Most of the animals that had started to live in the Green Zone were avoiding it, even as the gang itself made their territory a haven for them. The exceptions included a brown bear with a beer cap on feeding him strawfuls of honey out of the honey bears in the cupholders, and a cyborg deer with laser cannons and serrated steal antlers. I offered Winnie some upgrades, but he Poohed all over the idea. Grateful for the hat, though.

“Whatever else, get the Madstone. Capture it,” I ordered them. Bambi nodded and clip-clopped off. Winnie was slower to loaf off. Once they were mostly out of sight, I went visible. A car screeched to a halt right near me.

“Hey, you stupid My Little Pony bitch, get outta the road!” the driver called out.

“Hit it!” I pointed to the car without looking. The radio went haywire under my control and started playing Bad Guy. A pair of drumsticks appeared in my hands and I began to bang the car’s hood in to the beat. The guy tried to put it in reverse, but a particularly hard hit wrecked the engine. He got out and ran instead. I just stared at the building, mouthing along to the words and shaking my ass with an angry expression on my face. Inside, water sprayed down on everything. I didn’t have to know where she is to dump water on her. She appeared at a window, staring down at me with hate in her eyes and a bow in her hand.

Pestilentia notched and fired a poisoned arrow at superspeed. I saw it coming, of course. Instead of dodging or blocking it, I turned the asphalt into a humanoid creation that took the shot square in the chest and scoffed at it. All around me, things changed. Some bricks became a brick monster. A motorcycle transformed into a robot riding a unicycle. Most of what I got out of it were asphalt creatures. And I gave Pestilentia a smile.

She launched herself out of the window, her clothes became partially shredded as she jumped through the glass. It was more magic’s doing than glass when I watched the ribbons appear waving behind her in the air. She had more arrows of her own, missing me entirely but hitting the muck around her house.

Mushroom people, slime molds, and rotting humanoid compost creatures all rose up to face my armor of inorganic minions.

“Hon?” Max said at the window, walking over. He was wet as well, but drying himself off by spreading some goo onto his face and hands that soaked up the water immediately. “Oh, hey Gecko!”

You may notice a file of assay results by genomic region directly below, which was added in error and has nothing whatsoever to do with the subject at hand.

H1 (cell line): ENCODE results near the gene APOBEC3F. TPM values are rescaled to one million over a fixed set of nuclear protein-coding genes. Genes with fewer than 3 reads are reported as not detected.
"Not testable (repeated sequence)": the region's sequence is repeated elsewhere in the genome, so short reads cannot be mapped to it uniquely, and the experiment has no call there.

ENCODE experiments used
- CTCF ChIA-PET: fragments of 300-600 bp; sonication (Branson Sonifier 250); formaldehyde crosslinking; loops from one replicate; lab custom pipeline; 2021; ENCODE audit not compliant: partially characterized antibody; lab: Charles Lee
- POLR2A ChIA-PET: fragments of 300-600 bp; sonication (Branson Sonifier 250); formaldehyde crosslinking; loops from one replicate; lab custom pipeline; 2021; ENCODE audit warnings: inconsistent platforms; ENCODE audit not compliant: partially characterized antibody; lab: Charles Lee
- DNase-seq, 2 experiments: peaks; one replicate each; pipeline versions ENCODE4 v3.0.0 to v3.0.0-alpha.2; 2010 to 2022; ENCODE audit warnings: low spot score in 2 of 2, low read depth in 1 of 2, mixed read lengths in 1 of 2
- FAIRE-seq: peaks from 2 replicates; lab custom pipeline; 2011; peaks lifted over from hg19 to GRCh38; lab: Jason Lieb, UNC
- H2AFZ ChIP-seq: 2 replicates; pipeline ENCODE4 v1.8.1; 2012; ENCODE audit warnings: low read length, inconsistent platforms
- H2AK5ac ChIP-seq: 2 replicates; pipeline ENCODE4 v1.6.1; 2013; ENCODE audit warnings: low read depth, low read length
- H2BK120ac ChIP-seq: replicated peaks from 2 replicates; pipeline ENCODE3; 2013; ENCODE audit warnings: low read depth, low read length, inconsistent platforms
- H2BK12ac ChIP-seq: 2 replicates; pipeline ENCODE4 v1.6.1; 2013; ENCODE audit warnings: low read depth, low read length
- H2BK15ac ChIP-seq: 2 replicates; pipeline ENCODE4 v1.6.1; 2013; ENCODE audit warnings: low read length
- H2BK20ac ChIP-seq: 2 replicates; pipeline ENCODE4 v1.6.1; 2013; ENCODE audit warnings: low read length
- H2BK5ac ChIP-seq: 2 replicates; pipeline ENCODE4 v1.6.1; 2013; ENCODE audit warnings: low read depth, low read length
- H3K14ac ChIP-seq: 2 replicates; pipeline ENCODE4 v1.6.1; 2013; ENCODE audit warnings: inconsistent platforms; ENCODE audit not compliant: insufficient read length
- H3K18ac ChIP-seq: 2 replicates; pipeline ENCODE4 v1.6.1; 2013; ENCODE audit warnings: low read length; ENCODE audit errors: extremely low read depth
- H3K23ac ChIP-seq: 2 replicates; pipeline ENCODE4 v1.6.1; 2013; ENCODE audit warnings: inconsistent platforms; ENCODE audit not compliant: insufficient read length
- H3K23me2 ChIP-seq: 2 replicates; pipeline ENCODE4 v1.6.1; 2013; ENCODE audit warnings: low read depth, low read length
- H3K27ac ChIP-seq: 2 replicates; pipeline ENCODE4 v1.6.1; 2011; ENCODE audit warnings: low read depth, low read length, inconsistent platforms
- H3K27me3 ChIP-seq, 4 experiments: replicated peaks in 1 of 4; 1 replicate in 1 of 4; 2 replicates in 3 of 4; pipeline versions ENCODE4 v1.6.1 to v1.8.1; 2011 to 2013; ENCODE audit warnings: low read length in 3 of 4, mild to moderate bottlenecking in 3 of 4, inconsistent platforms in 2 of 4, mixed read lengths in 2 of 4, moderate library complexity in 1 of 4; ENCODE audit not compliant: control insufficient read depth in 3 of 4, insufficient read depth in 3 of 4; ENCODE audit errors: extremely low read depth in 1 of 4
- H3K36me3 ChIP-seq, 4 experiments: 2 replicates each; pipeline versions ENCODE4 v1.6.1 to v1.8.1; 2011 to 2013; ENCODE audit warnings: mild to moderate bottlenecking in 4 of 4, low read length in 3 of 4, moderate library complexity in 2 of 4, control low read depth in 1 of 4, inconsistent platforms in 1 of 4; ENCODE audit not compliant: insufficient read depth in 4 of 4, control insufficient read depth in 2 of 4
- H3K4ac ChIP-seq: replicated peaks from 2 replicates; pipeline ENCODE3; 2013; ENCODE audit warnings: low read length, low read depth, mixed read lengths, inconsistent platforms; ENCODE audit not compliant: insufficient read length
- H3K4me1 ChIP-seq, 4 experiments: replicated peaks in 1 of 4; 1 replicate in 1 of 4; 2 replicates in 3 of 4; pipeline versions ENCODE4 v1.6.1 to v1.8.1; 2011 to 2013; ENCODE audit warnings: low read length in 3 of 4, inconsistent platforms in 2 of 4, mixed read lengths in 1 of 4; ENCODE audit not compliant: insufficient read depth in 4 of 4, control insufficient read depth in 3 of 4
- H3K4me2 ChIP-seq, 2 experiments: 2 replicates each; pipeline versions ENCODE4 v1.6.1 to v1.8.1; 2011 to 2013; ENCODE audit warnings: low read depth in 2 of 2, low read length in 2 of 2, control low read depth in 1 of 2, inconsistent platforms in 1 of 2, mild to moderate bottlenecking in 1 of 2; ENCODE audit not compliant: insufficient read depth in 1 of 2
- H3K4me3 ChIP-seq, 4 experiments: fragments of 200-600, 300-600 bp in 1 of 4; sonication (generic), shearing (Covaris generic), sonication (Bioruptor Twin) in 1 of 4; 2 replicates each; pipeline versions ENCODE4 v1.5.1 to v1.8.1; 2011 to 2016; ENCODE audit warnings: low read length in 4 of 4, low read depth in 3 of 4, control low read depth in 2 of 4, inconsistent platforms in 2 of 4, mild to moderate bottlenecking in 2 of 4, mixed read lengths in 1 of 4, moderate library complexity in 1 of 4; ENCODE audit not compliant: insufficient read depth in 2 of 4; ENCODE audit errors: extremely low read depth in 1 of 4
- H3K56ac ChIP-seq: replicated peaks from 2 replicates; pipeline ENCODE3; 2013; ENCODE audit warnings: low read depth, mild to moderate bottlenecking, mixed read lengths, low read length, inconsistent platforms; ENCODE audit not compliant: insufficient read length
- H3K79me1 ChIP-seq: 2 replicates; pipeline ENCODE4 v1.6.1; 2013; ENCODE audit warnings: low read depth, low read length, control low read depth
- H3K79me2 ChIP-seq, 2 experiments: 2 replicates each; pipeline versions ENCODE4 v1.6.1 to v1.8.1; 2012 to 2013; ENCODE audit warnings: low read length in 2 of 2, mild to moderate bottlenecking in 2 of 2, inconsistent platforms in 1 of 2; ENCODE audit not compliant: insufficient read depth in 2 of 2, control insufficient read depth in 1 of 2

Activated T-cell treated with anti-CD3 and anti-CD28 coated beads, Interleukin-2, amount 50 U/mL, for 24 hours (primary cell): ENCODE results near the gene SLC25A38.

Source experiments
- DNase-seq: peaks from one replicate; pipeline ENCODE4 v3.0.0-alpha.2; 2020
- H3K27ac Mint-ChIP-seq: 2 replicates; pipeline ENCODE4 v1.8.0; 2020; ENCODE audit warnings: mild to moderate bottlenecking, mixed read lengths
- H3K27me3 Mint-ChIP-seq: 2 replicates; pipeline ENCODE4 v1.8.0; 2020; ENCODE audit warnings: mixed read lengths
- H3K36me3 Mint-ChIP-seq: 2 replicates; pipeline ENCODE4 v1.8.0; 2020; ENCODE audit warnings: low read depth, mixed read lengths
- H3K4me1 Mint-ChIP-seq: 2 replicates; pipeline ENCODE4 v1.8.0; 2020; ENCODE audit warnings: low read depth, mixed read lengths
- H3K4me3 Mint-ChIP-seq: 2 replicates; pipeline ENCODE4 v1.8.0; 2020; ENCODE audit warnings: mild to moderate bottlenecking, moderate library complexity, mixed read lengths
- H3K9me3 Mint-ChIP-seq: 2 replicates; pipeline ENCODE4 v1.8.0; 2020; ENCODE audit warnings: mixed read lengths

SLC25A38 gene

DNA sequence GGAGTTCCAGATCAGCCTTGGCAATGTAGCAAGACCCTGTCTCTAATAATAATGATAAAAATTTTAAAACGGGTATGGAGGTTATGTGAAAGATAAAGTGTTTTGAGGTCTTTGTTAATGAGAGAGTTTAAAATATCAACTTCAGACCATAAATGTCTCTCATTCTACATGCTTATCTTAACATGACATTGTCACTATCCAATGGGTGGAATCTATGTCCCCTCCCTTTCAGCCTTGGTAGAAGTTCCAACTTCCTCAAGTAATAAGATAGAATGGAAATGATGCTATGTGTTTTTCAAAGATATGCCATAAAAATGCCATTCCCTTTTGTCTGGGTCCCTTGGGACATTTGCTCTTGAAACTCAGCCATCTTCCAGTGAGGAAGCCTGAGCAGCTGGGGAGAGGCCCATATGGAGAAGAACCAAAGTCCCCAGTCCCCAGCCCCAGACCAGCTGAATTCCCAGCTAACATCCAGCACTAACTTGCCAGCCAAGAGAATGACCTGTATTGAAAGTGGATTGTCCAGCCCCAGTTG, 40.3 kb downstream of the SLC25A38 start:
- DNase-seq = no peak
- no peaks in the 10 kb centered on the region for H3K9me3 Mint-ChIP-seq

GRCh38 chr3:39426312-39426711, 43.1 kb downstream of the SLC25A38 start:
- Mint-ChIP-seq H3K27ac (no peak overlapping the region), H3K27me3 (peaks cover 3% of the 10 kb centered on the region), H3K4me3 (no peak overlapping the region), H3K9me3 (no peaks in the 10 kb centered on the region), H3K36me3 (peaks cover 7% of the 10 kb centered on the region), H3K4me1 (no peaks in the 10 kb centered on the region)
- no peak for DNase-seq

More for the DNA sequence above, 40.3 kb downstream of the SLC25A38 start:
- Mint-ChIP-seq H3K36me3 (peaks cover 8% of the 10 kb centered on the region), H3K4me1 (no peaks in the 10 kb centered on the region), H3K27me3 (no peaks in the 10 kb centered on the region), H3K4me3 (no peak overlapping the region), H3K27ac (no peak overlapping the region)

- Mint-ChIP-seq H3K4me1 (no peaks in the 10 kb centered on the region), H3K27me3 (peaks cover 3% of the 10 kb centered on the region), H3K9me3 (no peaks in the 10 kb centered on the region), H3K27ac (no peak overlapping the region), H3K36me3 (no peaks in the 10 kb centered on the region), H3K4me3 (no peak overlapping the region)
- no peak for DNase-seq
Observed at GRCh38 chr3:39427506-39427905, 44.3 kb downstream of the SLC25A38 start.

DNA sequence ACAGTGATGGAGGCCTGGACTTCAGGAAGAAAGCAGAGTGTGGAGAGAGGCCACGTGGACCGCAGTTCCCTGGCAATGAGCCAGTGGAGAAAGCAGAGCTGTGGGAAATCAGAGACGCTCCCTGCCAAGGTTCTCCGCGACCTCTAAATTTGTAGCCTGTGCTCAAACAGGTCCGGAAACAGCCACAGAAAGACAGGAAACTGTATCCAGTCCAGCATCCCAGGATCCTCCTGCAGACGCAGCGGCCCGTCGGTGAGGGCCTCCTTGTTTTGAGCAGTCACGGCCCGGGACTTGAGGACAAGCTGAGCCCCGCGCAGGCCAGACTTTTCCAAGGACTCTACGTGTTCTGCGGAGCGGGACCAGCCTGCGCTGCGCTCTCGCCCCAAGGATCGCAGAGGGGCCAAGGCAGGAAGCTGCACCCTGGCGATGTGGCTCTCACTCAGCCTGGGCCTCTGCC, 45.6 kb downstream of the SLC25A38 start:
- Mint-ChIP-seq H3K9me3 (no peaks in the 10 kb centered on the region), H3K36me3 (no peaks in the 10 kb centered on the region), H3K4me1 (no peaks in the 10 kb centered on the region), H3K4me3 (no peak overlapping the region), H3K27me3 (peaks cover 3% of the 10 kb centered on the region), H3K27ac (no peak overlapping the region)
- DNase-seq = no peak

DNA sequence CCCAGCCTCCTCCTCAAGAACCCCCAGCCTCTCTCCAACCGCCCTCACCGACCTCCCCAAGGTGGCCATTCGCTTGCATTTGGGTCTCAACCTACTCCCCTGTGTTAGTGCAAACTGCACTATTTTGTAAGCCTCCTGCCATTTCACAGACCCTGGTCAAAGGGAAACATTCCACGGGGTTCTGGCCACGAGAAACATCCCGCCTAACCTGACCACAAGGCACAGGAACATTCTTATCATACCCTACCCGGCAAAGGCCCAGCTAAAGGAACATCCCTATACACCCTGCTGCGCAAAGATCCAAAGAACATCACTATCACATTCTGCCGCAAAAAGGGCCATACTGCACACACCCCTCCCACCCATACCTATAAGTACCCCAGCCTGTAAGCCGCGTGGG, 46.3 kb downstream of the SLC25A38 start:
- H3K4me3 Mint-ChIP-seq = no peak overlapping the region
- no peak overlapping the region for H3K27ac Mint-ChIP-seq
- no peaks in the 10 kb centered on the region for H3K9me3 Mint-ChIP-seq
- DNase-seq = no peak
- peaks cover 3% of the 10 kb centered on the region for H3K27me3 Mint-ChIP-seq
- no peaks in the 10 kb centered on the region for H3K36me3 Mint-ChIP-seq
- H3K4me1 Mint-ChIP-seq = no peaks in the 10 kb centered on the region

“Hey Max.”

“Holy shit, a bear!” he called out, turning toward a roar.

“Talk to you later, Max,” I said, turning back to Pestilentia as she sped up and tried to jab me with an arrow. I bonked her with drumsticks and sent her flying through a building, flying after her. I caught up and punched her through another building before flying around to the side to catch her by the legs and swing her down through a bodega and into the sewers below the city.

Behind us, more of her rotty minions and my inorganic ones sprouted up to fight. One of my favorites was seeing a vending machine turn into a robot with an arm that could rapid-fire drink cans into things, but the computers turning into wiry octopi were fun, too. People didn’t fair well in the crossfire. Pestilentia generated a deadly cloud of microbes everywhere she went and people were rapidly feeling the effects. I healed as many as possible, but I couldn’t play cleric the whole damn fight.

The clouds went dark and the word “Enough!” was punctuated by lightning and thunder. Two men floated in the sky: one fair skinned, balding, with a long grey beard that stood out incongruously against a torso covered in red and gold tights that revealed every bit of the muscles beneath, white and gold cape fluttering in the air. The other darker skinned, hair pulled back into a ponytail, with gold tights, a red cape, and red accent marks, including the red sideways lightning bolt on his chest.

Captain Lightnings I and II, here to do me a disservice.

“For the good of everyone you claim to protect, you must stop!” Captain Lightning declared. He conjured his staff to his hand and raised it as if it gave him some sort of authority over me.

“I respect you, Captain. Don’t mistake that for authority over me,” I warned him.

Pestilentia erupted out of the sewers in a geyser of what could only be called water in the same sense that a Bichon Frise is a wolf. And joining this conversation on animals came a congregation of undead alligators climbing out of the sewer crater to fight my minions and anything else they saw around. Pestilentia grabbed three arrows from her quiver and raised them to the bow, only this time the weapon and its ammunition shifted into that of a trident. A cloud of spores erupted from her, obscuring her from my vision and her presence. It’s like every piece of the cloud was her.